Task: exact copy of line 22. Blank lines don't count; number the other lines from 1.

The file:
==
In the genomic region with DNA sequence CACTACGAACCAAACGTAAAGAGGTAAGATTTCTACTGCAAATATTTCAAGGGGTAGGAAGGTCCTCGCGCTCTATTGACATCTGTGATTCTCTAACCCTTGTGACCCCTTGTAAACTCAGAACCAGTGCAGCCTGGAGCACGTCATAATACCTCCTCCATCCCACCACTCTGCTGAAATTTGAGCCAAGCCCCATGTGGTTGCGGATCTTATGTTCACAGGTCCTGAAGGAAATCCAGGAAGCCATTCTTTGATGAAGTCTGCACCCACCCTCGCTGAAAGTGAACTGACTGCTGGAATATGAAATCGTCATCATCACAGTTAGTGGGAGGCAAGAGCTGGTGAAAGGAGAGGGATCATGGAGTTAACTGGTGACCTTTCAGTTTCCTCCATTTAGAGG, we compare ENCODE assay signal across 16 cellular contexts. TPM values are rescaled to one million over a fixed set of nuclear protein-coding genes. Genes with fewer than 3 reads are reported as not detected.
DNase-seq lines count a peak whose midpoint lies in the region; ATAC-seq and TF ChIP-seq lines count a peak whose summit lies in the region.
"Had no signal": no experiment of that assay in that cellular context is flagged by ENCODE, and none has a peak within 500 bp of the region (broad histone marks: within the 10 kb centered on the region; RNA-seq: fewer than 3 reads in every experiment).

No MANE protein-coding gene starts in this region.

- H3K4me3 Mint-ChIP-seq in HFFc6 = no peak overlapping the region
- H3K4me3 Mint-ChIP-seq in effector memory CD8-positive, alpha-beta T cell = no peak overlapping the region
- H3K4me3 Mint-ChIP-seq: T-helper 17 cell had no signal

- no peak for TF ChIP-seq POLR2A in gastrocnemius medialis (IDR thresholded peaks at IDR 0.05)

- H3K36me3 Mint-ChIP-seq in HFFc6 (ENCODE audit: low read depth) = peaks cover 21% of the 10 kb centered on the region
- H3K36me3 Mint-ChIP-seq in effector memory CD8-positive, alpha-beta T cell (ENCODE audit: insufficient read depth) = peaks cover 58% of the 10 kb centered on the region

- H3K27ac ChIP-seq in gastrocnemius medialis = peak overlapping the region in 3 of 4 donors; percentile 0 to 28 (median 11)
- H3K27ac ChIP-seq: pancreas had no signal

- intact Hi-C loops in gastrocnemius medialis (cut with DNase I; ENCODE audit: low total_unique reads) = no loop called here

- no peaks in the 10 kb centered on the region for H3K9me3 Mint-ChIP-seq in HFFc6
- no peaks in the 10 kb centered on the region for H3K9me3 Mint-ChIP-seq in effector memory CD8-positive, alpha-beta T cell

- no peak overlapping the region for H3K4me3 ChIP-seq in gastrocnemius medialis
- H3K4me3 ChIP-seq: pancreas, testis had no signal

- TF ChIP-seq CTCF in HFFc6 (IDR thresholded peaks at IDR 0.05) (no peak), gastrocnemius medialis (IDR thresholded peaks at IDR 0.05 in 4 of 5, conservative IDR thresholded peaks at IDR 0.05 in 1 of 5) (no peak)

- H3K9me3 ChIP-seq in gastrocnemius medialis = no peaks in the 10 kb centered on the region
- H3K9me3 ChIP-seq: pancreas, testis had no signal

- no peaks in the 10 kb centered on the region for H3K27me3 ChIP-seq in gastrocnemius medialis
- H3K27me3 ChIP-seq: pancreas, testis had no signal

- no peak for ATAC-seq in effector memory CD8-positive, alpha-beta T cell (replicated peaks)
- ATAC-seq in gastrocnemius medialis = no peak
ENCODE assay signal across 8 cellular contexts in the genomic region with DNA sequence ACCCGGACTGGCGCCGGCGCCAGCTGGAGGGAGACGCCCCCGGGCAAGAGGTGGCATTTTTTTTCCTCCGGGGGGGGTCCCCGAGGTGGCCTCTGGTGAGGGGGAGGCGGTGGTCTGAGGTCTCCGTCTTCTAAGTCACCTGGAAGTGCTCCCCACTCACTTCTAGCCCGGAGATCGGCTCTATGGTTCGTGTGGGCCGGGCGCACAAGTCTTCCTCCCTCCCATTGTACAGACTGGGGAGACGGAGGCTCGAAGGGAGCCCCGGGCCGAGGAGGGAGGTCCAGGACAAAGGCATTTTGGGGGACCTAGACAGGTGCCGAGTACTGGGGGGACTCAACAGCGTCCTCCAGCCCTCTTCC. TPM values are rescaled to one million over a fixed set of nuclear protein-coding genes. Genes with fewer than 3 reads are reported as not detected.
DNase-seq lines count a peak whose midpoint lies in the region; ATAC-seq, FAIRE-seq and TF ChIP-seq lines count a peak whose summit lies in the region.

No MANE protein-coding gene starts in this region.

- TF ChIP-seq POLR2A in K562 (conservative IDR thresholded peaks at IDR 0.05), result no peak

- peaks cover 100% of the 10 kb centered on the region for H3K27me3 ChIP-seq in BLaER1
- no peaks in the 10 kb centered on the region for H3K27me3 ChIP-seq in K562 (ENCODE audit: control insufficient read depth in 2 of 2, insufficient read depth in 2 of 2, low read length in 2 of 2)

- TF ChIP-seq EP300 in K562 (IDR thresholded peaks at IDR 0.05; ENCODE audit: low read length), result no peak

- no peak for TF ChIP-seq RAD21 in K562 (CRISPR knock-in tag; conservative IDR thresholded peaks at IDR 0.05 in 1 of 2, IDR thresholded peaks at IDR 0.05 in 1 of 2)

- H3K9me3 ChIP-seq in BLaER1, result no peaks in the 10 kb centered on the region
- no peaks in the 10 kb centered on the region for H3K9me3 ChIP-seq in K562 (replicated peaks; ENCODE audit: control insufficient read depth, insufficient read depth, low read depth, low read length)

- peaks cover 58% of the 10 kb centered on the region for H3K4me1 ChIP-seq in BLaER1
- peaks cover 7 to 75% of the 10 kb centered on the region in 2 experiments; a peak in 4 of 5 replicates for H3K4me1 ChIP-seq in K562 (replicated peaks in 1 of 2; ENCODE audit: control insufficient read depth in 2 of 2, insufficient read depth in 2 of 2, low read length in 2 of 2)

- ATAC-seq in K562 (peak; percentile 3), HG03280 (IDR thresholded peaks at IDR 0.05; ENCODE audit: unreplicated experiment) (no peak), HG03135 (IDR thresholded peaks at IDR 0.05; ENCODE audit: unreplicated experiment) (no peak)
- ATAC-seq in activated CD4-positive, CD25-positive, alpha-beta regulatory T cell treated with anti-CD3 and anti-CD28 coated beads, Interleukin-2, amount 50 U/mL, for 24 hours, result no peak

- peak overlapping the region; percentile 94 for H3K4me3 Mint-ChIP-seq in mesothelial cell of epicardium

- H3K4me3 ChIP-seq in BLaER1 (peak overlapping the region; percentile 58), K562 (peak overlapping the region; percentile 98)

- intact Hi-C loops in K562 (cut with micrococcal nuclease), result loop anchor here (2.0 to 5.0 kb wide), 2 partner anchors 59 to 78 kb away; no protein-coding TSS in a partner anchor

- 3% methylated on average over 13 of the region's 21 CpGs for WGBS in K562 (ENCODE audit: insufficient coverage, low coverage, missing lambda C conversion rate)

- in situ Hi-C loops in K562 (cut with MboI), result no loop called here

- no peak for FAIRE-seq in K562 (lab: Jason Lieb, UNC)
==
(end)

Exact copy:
- H3K27me3 ChIP-seq: pancreas, testis had no signal